The Undergraduate Student Government will be holding general elections from Monday Nov. 24 to Wednesday Nov. 26. Our student government is a resource with great potential, but USG can only have an effective presence on campus if we as students take the time to select the representatives who will earnestly engage with the needs of the community and work effectively to follow through on the tasks undertaken on behalf of the student body. This year there are three candidates for president: Ella Cheng ’16, William Gansa ’17, and Molly Stoneman ’16; and two for vice president: Aleksandra Czulak ’17 and Dallas Nan ’16. Every year, this Board endorses one candidate for the office of president and one for vice president. This year, we endorse Cheng for president and Czulak for vice president.
Over the last several decades, Princeton has become a more diverse place, matriculating a student body that includes women, students from diverse cultural backgrounds and students with a wide array of socioeconomic experiences. As Princeton has diversified its student body, it has made steps to become more inclusive. The University strives to be a welcoming community for all students and to provide all students with the resources that will help them succeed, regardless of their background, interests and needs. To this end, several centers that provide resources to specific groups of students have been created, including the Women’s Center, the International Center and, most recently, the LGBT Center. However, one growing voice in the student body has not been represented: first-generation college students. The Editorial Board believes more could be done to support first-generation students on campus and advocates for the creation of a First Generation Center.
Over the past few weeks, members of the freshman class experienced their first set of midterm exams. As a rite of passage in the Princeton experience, freshmen are often disappointed with their first set of midterm grades. This disappointment is perhaps most palpable for students aiming to concentrate in engineering or the hard sciences, who are compelled to take physics, chemistry, mathematics and computer science courses as prerequisites. While the challenge that some students taking these courses inevitably face is appropriate, other students may find themselves in courses for which they do not have the proper prior preparation. Though, in some cases, students may be able to alter their schedules by dropping to a lower level of the same class, some students have no other option besides remaining in their sections. The Board believes that this problem could be solved with broader placement testing as well as advising that takes into account the results of this testing.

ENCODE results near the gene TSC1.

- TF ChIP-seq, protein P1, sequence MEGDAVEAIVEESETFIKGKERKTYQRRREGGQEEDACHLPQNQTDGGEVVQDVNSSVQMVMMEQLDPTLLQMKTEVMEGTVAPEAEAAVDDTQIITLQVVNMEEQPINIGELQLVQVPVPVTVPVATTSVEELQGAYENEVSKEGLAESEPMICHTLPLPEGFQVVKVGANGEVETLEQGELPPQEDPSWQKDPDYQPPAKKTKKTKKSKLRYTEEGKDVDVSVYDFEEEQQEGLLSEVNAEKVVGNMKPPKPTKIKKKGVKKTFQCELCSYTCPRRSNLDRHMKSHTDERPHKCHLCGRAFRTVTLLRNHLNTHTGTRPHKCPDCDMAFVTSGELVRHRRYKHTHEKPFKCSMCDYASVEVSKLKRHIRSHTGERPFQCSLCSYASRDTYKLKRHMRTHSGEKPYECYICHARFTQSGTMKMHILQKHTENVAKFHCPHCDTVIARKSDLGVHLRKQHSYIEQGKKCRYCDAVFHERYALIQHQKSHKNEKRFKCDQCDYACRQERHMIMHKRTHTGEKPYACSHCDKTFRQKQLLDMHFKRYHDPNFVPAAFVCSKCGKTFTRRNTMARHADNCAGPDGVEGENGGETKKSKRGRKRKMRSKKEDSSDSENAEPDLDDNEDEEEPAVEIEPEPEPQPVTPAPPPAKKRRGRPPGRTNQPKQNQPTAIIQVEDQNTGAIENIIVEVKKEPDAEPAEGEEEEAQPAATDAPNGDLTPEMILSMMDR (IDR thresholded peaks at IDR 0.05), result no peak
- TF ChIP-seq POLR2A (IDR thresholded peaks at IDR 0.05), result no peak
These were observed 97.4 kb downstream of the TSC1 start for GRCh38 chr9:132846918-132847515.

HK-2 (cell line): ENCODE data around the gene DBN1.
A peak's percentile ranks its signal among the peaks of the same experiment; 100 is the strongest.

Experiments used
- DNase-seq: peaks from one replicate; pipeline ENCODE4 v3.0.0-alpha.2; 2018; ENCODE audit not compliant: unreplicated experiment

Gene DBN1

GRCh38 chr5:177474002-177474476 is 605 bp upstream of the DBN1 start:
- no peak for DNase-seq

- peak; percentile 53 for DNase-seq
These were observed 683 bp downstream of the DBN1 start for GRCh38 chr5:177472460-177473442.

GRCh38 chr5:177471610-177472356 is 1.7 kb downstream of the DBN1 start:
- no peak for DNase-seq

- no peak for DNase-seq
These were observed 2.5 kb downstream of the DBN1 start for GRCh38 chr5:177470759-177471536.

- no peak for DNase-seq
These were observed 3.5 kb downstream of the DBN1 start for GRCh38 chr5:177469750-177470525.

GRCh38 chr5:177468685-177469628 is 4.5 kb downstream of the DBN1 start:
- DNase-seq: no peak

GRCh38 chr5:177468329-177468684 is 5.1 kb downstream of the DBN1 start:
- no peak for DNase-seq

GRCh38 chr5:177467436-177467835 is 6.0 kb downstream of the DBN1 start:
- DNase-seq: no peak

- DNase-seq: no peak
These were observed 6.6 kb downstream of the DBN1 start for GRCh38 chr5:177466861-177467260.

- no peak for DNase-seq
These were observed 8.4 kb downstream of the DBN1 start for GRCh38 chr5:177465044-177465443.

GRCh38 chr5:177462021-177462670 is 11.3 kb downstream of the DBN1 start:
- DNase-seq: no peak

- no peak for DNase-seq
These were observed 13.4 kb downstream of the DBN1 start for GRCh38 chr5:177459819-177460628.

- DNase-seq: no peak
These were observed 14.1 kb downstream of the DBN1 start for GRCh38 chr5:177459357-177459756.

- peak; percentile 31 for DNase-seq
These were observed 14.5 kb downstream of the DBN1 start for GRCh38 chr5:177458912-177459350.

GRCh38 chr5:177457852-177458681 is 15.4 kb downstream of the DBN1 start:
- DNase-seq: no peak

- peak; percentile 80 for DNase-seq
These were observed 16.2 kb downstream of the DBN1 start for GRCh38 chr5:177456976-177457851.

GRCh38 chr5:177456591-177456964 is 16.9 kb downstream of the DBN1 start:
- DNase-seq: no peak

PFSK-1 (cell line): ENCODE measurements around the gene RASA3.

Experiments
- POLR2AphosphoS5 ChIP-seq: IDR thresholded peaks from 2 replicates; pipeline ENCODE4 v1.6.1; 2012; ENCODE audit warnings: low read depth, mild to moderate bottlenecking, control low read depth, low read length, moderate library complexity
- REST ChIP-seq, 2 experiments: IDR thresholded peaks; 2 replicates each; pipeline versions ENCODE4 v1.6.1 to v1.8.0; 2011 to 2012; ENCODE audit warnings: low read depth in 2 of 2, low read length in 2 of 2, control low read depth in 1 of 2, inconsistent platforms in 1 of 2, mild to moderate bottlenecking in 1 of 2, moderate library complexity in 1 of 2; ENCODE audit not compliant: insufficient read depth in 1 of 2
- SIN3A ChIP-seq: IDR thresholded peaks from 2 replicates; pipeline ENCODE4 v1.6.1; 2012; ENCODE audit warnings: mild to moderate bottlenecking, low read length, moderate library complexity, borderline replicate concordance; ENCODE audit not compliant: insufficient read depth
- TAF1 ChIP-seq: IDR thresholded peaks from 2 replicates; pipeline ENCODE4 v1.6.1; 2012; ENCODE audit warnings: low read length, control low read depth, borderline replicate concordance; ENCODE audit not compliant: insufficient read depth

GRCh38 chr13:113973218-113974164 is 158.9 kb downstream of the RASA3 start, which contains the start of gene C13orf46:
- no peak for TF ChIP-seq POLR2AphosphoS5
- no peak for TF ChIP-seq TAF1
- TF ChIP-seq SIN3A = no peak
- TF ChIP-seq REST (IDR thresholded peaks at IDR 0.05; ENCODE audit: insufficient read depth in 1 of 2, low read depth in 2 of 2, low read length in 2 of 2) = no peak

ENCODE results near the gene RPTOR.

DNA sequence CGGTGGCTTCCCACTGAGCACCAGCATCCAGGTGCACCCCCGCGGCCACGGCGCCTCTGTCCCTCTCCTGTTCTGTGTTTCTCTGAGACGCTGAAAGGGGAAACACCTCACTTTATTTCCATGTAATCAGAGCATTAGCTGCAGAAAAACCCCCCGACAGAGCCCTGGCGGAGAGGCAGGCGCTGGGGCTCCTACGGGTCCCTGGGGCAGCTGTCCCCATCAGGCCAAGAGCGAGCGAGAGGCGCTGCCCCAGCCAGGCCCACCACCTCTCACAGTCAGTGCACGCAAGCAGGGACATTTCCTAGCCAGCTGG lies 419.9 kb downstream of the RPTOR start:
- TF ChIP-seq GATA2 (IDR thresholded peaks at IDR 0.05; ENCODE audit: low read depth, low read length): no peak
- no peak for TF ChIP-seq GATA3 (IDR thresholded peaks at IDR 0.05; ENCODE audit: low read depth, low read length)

Midterms week is an inherently stressful time when students are required to study for comprehensive tests, learn new material in class and complete papers and problem sets. At the conclusion of midterms week, students are given a week-long break to relax, recuperate and pursue out-of-classroom experiences that supplement their time at Princeton. Unfortunately, the lack of University policies surrounding the administration of take-home exams detracts from the fairness of the examination process and adds stress to the week. Further, the lack of University policies regulating work assigned during fall break dilutes the break’s purpose and is unfair to students attempting to pursue extracurricular, academic and personal opportunities.
For many University students, on-campus housing and fire safety policies are pervasive. While safety is the stated rationale for all policies, some policies in place — for example, the University’s current microwave and door-hanging restrictions — are both overly strict and ambiguous as to their specific purposes. The Editorial Board recommends that the housing and fire safety committees either reevaluate these policies, or provide specific rationales for these policies to students.